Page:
Take a look at gasoline. There's only a few big oil companies out there. What's going to happen is if one particular oil company wants to get a competitive advantage over their competitors, they're going to have to do that through price.
Monopoly An industry market structure characterized by one firm supplying a unique product to the entire market.

Barriers to entry prevent competition. In other words, it's very hard for competitors to get in and sell that same product. In addition, there's very little need for marketing of the product because you own that particular product.
Up until the 1980s, De Beers Diamonds controlled about 90% of the world's diamond sales. They would simply buy out other mines that competed with them and hence created this large barrier to entry. Today, they control about 40% of the world's diamonds. This is mainly due to the restructuring of their business due to increased awareness of blood diamond sales and things like that.

Another example is the cable company in your local area. If they have a contract with your city, they have a government-backed or government-insured monopoly that says that no other competition can come in and offer that same type of product.

terms to know
Perfect Competition
An industry market structure characterized by a very large number of firms selling a homogeneous (identical) product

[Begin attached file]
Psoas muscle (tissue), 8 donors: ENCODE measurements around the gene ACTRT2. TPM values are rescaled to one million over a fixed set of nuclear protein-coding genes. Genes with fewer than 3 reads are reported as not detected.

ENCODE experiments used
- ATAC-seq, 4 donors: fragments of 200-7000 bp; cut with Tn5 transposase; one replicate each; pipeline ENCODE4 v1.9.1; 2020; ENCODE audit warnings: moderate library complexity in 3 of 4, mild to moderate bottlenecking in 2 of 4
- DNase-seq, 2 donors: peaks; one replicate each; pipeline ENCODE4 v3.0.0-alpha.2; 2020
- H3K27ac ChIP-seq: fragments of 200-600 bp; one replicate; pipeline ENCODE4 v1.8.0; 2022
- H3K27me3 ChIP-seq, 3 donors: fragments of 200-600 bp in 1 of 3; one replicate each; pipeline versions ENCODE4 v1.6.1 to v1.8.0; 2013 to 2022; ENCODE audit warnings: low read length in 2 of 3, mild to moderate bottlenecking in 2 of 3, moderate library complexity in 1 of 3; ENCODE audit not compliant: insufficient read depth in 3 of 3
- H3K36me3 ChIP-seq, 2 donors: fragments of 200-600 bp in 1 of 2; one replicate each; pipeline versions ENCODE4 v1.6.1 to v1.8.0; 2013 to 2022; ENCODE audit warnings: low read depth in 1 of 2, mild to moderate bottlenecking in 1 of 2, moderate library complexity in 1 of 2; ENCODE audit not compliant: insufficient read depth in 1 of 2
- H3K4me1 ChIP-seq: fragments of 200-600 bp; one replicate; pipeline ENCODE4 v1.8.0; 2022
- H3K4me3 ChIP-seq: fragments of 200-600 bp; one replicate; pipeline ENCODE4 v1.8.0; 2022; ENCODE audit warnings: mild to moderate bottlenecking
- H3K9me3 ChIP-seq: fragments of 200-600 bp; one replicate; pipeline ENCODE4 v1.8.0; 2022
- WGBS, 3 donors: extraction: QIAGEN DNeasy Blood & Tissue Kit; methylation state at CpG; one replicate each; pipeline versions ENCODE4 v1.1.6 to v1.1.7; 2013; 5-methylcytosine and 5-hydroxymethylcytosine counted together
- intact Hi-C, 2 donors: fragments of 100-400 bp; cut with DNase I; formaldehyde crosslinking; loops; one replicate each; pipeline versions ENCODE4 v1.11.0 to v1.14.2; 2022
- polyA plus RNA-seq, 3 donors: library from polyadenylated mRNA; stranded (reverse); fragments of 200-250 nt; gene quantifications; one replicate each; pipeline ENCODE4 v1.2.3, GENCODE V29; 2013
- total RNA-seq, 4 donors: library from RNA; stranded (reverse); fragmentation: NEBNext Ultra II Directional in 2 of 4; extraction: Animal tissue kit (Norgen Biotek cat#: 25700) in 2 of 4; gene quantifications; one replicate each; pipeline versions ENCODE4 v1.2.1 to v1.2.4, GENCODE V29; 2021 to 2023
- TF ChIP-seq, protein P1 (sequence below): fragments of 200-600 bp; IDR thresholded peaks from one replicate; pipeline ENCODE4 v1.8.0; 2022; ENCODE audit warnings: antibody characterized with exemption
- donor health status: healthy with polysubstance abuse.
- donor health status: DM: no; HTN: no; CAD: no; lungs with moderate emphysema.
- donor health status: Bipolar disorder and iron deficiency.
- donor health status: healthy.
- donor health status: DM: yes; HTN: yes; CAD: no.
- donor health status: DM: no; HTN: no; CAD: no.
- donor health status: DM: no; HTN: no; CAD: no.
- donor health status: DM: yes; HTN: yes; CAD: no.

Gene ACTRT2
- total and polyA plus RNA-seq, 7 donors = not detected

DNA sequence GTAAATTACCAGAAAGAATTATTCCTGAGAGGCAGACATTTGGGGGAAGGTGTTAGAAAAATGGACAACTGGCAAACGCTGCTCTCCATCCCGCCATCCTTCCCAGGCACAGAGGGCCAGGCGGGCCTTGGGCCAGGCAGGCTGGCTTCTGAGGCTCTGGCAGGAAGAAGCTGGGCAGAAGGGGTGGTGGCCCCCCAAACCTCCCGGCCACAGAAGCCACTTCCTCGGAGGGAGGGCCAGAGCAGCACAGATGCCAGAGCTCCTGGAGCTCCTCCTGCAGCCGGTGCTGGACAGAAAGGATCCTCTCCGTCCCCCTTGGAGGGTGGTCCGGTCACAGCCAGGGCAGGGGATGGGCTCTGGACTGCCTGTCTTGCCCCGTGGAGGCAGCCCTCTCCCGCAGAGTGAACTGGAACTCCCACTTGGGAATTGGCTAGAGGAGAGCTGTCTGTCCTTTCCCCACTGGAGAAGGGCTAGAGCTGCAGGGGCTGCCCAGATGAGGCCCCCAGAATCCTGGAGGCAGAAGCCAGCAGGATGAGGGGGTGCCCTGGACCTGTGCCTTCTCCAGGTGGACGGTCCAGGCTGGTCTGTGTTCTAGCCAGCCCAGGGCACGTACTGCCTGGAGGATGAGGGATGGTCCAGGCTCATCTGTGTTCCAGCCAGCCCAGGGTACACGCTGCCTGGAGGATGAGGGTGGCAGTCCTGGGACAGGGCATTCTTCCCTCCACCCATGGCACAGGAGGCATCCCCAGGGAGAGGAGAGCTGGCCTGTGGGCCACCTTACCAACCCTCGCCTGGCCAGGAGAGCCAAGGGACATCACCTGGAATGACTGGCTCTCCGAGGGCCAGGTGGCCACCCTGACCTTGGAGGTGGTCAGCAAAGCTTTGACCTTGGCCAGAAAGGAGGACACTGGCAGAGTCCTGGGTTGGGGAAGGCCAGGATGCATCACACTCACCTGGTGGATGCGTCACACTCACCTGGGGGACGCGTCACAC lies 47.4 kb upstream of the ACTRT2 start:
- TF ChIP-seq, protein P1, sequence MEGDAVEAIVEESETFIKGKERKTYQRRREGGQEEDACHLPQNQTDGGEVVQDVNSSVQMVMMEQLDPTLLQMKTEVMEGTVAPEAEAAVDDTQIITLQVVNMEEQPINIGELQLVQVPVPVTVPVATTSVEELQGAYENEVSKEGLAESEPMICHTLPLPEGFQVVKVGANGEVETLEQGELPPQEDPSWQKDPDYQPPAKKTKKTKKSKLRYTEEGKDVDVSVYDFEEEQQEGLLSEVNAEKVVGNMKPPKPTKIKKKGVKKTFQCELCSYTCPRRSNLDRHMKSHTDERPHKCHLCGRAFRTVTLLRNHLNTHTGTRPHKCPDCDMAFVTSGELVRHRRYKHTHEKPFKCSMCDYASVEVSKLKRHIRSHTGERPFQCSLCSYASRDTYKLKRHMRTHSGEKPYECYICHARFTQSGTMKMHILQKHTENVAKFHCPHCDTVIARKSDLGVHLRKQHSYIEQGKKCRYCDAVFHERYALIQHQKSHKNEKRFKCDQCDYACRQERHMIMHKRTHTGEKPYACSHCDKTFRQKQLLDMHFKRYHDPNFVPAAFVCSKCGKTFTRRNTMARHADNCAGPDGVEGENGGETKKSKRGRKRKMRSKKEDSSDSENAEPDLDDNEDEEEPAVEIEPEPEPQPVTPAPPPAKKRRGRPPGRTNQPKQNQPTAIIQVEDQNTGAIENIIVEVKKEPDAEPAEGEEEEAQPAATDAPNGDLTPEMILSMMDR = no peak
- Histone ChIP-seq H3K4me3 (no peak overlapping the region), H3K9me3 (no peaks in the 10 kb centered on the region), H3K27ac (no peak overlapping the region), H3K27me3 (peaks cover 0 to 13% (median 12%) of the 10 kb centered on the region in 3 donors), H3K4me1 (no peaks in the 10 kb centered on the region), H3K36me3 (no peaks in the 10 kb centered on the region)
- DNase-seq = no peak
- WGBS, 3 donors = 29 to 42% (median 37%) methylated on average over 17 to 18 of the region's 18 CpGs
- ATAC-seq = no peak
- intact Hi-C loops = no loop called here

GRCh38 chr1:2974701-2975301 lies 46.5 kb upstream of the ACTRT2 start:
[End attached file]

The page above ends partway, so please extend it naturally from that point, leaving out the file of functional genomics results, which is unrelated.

Monopolistic Competition
An industry market structure characterized by a large number of firms selling similar products
Oligopoly
An industry market structure characterized by a few firms selling similar products
Monopoly
An industry market structure characterized by one firm supplying a unique product to the entire market. Barriers to entry prevent competition


summary
Today we learned about supply and demand, including the supply curve and the demand curve, and how they react together and affect market and equilibrium price. We also learned about the four types of economic markets: perfect competition, monopolistic competition, oligopoly, and monopoly.

Good luck!

Source: ADAPTED FROM SOPHIA INSTRUCTOR JAMES HOWARD

Terms to Know
Equilibrium Price

The price at which quantity demanded and quantity supplied meet.

Market Price

The current price of a good or service which a customer is willing to pay.

Monopolistic Competition

An industry market structure characterized by a large number of firms selling similar products.

Monopoly

An industry market structure characterized by one firm supplying a unique product to the entire market. Barriers to entry prevent competition.

Oligopoly

An industry market structure characterized by a few firms selling similar products.

Perfect Competition

An industry market structure characterized by a very large number of firms selling a homogeneous (identical) product.

Shortage

When there is more demand for a product than supply.

Surplus

When there is more supply of a product than demand.